Oh! that I might repose in You! Oh! that You would enter into my heart, and inebriate it, that I may forget my ills, and embrace You, my sole good! What are You to me? In Your pity, teach me to utter it. Or what am I to You that You demand my love, and, if I give it not, are angry with me, and threaten me with grievous woes? Is it then a slight woe to love You not? Oh! for Your mercies’ sake, tell me, O Lord my God, what You are to me. Say unto my soul, I am Your salvation. So speak, that I may hear. Behold, Lord, my heart is before You; open it’s ears, and say unto my soul, I am Your salvation. After this voice let me haste, and take hold of You. Hide not Your face from me. Let me die—lest I die—only let me see Your face.
Narrow is the mansion of my soul; You enlarge it, that You may enter in. It is ruinous; You repair it. It has that within which must offend Your eyes; I confess and know it. But who shall cleanse it? or to whom should I cry, except You? Lord, cleanse me from my secret faults, and spare Your servant from the power of the enemy. I believe, and therefore do I speak. Lord, You know. Have I not confessed against myself my transgressions unto You, and You, my God, have forgiven the iniquity of my heart? I contend not in judgment with You, who are the truth; I fear to deceive myself; lest my iniquity lie unto itself. Therefore I contend not in judgment with You; for if You, Lord, should mark iniquities, O Lord, who shall abide it?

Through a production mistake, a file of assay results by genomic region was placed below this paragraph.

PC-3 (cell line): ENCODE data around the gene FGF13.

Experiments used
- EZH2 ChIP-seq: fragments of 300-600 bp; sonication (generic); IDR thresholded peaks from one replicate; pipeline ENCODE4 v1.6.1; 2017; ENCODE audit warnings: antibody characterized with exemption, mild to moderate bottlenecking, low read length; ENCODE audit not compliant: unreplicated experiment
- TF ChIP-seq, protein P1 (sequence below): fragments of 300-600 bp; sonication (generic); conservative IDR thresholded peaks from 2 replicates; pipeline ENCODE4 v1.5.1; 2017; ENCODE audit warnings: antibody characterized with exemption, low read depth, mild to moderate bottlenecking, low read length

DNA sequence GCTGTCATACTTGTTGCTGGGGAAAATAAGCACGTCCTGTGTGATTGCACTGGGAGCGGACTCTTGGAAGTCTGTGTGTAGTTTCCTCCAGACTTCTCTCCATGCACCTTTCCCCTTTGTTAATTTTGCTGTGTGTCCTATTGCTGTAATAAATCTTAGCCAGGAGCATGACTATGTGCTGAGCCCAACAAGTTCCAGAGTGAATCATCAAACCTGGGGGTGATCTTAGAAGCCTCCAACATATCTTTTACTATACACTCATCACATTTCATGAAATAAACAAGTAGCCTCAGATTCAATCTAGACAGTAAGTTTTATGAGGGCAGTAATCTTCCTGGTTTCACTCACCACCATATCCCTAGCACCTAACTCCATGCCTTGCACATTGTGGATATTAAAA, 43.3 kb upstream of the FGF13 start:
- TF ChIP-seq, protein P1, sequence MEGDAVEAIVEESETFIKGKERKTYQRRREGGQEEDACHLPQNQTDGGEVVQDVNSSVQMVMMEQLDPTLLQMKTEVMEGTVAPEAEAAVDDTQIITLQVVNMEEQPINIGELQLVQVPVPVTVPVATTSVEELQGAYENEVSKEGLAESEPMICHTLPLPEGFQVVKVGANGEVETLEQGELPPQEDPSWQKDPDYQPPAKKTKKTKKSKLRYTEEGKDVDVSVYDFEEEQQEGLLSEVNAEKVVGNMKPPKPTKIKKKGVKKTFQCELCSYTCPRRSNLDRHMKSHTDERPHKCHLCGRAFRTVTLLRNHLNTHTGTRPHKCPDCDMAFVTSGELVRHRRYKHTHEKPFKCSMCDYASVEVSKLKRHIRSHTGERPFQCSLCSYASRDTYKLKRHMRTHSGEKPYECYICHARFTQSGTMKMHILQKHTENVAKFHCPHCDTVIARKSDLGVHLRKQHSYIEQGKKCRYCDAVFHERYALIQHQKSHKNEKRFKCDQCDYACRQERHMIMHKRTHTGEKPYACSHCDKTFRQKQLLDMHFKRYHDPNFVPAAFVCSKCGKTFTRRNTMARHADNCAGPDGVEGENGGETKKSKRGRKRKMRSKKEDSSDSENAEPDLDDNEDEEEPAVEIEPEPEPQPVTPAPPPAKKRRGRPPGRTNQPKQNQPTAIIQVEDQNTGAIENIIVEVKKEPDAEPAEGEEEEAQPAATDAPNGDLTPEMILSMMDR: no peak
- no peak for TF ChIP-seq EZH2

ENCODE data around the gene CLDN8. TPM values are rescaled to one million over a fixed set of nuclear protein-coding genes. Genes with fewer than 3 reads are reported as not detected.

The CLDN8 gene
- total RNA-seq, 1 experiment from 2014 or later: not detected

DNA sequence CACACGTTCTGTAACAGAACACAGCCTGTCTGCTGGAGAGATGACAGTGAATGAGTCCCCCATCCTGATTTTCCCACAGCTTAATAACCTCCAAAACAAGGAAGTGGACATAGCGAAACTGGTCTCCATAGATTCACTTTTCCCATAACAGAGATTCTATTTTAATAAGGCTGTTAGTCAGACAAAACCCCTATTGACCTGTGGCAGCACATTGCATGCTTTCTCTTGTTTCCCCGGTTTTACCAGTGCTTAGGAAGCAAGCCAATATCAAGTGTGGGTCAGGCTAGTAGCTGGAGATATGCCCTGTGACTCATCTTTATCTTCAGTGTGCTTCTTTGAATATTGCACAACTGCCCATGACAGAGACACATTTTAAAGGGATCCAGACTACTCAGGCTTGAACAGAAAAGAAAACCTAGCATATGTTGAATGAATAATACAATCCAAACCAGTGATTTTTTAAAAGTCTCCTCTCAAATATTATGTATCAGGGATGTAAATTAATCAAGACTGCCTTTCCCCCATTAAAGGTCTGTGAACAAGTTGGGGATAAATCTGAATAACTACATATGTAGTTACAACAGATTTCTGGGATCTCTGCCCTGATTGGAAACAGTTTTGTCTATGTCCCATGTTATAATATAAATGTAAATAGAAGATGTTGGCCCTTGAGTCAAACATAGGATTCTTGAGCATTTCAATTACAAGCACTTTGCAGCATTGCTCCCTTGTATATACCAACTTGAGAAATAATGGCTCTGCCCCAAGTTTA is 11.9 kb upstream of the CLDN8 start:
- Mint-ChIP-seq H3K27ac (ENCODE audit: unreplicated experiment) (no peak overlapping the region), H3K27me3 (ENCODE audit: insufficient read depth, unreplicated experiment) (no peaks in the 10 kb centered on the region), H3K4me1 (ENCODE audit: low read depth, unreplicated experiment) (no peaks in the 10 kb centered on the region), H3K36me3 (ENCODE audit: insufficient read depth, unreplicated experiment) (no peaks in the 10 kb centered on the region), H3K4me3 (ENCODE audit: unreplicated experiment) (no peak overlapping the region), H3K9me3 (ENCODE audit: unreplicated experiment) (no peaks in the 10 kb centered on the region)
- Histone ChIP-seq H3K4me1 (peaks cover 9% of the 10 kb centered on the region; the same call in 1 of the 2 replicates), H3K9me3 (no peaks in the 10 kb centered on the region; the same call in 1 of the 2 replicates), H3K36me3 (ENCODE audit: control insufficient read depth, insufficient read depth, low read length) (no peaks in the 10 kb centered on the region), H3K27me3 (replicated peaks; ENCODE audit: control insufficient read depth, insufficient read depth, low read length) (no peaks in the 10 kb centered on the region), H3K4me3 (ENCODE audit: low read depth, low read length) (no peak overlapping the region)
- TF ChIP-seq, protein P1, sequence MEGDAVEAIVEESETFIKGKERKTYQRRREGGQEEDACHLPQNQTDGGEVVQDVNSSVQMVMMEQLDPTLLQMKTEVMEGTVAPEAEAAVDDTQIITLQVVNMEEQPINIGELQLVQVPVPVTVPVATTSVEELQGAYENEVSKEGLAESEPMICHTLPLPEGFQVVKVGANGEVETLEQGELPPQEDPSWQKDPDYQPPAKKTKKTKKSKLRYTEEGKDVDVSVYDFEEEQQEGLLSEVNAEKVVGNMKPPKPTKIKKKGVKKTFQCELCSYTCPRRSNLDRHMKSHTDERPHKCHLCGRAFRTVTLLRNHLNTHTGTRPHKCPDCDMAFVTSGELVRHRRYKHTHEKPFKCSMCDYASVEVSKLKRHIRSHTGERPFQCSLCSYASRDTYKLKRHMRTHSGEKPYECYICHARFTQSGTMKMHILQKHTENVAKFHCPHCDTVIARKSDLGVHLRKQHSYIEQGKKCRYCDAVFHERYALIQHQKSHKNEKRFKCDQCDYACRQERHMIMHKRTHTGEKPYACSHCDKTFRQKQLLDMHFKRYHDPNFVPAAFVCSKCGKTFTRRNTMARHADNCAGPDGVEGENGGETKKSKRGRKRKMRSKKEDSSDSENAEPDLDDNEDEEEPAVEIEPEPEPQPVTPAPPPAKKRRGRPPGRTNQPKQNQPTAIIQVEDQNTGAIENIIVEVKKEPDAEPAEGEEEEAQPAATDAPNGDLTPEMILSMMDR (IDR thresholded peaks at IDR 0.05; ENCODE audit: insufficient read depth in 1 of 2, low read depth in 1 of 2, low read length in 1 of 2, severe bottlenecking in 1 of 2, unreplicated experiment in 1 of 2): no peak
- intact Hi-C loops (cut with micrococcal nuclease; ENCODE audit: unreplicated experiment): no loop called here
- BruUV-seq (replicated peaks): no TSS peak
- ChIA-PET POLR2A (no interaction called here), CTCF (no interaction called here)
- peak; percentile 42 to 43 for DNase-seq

[Augustine of Hippo, Confessions, Chapter 5]
By the sleeper and the dead, he means the man that is in sin; for he both exhales noisome odors like the dead, and is inactive like one that is asleep, and like him he sees nothing, but is dreaming, and forming fancies and illusions. Some indeed read, And you shall touch Christ; but others, And Christ shall shine upon you; and it is rather this latter. Depart from sin, and you shall be able to behold Christ. For every one that does ill, hates the light, and comes not to the light (John 3:20). He therefore that does it not, comes to the light.
Now he is not saying this with reference to the unbelievers only, for many of the faithful, no less than unbelievers, hold fast by wickedness; nay, some far more. Therefore to these also it is necessary to exclaim, Awake, you who sleep, arise from the dead, and Christ will give you light. To these it is fitting to say this also, God is not the God of the dead, but of the living (Matthew 22:32).